Tiffany & Co.’s revision under Reed Krakoff has been slow going — but more should be visible in the first half.
While named the jeweler’s chief artistic officer in January 2017, Krakoff’s first designs for the firm weren’t unveiled until November — and those were his concepts for its home collection, which he was first hired to make over in July 2016. The line was called “Everyday Objects” and received mixed reviews — with some media criticizing a tin can design cast in sterling silver for its $1,000 price tag.
Krakoff’s jewelry designs have yet to be revealed. A Tiffany spokesman noted they are due in stores in May.
While Krakoff’s approach to Tiffany has not yet been realized in full, the brand — which has struggled in the last decade to maintain momentum in the North American market — has already exhibited early signs of financial turnaround under new chief executive officer Alessandro Bogliolo and chairman Roger Farah.
For the third quarter, the jeweler’s net income rose 5 percent to $100 million, or 80 cents a diluted share, from $95 million, or 76 cents, a year earlier. Sales increased 3 percent to $976 million, although comparable-store sales slipped 1 percent. Comps were flat on a constant currency basis.
In October, Wells Fargo issued analysis that remarked upon Tiffany’s new home assortment: “One of the biggest initiatives this year comes from the Q4 launch of the home/accessories line designed by Reed Krakoff’s team, which can help reinvigorate a gifting business that used to be sizable many years ago (a mid-teens percent of sales) but has been significantly de-emphasized over the years (now a LSD percent of sales).
“With a dedicated floor in the [New York] flagship — opening in early-November — and more-limited assortments in the U.S. branch stores, management hopes that a broad assortment of non-jewelry product, such as barware, travel accessories, pet accessories, baby gifts, etc., will drive increased visitation and incremental revenues to stores….This will be key to [Tiffany] achieving their holiday goals, as Q4 will be a telling sign if there is an inflection story building into 2018,” Wells Fargo wrote.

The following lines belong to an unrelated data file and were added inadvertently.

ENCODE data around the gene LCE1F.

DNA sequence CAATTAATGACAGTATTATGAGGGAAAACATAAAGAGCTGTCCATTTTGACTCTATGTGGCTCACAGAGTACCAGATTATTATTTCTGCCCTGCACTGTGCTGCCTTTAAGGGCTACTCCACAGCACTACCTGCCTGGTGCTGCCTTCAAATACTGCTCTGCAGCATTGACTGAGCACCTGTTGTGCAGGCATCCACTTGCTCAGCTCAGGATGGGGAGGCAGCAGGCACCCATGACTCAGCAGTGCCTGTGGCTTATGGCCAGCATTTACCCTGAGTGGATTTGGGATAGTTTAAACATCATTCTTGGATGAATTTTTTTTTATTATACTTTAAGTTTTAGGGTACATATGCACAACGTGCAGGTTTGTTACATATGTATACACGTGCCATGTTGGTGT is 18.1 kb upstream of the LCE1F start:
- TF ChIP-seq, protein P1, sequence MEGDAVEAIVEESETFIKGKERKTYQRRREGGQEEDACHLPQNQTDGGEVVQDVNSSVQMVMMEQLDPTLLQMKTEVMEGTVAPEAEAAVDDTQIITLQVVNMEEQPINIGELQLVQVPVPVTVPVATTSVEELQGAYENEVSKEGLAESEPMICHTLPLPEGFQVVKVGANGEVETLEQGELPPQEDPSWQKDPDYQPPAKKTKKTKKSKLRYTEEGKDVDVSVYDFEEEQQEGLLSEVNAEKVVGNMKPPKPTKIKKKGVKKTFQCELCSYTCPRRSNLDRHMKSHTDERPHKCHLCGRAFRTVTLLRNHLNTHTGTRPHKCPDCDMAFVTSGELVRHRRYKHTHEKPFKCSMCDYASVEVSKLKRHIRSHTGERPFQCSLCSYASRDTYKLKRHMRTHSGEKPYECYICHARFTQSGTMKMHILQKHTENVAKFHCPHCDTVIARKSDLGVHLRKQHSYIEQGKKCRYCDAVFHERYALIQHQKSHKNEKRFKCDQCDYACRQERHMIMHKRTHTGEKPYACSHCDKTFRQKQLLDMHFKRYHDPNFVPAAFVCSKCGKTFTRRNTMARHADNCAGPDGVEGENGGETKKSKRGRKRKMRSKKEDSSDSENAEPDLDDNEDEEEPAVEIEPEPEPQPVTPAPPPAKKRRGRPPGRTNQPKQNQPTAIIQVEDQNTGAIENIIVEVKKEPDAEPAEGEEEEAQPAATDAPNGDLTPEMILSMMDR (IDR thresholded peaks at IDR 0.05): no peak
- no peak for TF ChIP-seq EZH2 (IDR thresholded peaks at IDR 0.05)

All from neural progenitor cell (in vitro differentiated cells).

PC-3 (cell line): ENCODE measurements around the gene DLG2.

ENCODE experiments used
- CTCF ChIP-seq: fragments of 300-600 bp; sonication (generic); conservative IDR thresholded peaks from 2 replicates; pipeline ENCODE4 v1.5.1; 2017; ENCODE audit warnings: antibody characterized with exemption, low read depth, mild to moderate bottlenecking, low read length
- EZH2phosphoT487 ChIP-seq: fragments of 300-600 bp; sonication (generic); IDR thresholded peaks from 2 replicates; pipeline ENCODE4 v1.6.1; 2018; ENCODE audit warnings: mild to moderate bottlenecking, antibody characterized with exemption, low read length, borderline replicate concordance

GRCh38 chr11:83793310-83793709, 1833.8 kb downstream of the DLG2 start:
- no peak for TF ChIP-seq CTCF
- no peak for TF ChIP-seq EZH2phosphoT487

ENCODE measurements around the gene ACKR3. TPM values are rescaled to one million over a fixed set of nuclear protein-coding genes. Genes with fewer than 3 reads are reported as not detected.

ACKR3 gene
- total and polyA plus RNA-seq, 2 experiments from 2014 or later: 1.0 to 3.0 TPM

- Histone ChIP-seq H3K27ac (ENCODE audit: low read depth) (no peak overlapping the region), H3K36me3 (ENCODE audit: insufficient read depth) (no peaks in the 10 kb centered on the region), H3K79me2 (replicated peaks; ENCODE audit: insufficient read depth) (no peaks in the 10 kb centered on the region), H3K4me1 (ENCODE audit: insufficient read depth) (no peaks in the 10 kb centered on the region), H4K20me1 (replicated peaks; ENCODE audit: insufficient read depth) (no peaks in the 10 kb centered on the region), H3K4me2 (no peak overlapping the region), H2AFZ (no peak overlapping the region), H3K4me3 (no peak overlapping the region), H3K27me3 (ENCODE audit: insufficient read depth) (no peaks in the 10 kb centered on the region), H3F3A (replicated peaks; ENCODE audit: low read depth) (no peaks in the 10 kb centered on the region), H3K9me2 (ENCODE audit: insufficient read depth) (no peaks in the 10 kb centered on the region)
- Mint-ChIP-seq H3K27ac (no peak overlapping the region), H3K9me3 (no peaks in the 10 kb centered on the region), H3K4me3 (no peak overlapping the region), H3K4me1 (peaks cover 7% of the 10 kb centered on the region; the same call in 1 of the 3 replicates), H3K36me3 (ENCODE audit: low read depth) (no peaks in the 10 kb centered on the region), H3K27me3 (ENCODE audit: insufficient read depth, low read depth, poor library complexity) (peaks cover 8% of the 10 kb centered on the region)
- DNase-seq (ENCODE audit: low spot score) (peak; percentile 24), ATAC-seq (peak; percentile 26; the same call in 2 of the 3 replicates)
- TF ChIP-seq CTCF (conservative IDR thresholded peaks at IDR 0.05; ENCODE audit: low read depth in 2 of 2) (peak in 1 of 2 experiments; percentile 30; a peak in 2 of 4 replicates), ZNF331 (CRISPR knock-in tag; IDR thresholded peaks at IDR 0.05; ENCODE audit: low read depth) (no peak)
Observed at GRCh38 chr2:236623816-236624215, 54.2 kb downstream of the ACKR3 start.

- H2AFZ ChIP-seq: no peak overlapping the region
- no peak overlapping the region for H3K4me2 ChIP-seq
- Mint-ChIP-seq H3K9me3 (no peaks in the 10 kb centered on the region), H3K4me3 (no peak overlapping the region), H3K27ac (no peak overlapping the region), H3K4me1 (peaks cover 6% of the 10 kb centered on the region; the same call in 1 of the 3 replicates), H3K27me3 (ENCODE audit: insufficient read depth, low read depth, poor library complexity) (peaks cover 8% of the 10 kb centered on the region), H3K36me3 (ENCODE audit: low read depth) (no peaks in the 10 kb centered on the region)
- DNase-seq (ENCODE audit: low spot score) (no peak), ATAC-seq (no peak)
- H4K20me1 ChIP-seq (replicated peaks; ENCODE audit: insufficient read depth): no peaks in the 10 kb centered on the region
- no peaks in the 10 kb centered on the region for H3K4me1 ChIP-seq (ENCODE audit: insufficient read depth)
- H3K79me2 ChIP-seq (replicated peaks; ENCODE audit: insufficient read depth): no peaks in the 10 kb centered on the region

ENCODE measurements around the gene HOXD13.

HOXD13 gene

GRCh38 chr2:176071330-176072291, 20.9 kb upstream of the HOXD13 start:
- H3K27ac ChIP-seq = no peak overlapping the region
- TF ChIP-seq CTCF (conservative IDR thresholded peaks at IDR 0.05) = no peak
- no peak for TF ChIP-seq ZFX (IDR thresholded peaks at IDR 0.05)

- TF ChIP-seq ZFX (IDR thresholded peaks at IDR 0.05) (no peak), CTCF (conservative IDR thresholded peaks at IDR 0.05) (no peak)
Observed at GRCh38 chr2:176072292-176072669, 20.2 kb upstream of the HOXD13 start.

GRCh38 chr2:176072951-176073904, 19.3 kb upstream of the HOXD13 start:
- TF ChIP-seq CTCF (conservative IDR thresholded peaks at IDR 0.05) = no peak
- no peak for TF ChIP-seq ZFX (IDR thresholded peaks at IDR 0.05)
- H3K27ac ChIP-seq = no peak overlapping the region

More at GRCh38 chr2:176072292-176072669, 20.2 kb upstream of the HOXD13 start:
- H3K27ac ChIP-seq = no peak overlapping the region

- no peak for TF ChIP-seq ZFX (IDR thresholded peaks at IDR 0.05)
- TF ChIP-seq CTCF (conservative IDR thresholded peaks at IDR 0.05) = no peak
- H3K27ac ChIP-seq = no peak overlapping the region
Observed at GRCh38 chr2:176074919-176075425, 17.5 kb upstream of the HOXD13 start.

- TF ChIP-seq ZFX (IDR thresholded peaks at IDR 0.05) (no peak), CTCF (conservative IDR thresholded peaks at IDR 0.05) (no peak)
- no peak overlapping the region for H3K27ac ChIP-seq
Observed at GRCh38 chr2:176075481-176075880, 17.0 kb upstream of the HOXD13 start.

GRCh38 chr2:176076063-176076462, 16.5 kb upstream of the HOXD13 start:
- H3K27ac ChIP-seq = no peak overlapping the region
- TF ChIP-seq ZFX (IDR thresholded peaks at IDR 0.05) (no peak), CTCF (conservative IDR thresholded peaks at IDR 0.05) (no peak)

In late November, with Tiffany share price then hitting around $92, a report by RBC Capital Markets projected growth for the jeweler. “We believe in-line Q3 earnings and sequential improvements in most regions are enough to give hope that upcoming catalysts could lead to upside over the next few quarters. We note the seven-times multiple expansion the stock already had in anticipation of improving trends (and keeping pace with luxury peers) as well as rising concerns around GMs, could limit material upside to the stock,” the report noted.
On Tuesday, Tiffany’s stock rebounded — reaching more than $106 a share, a sum not seen since December 2014.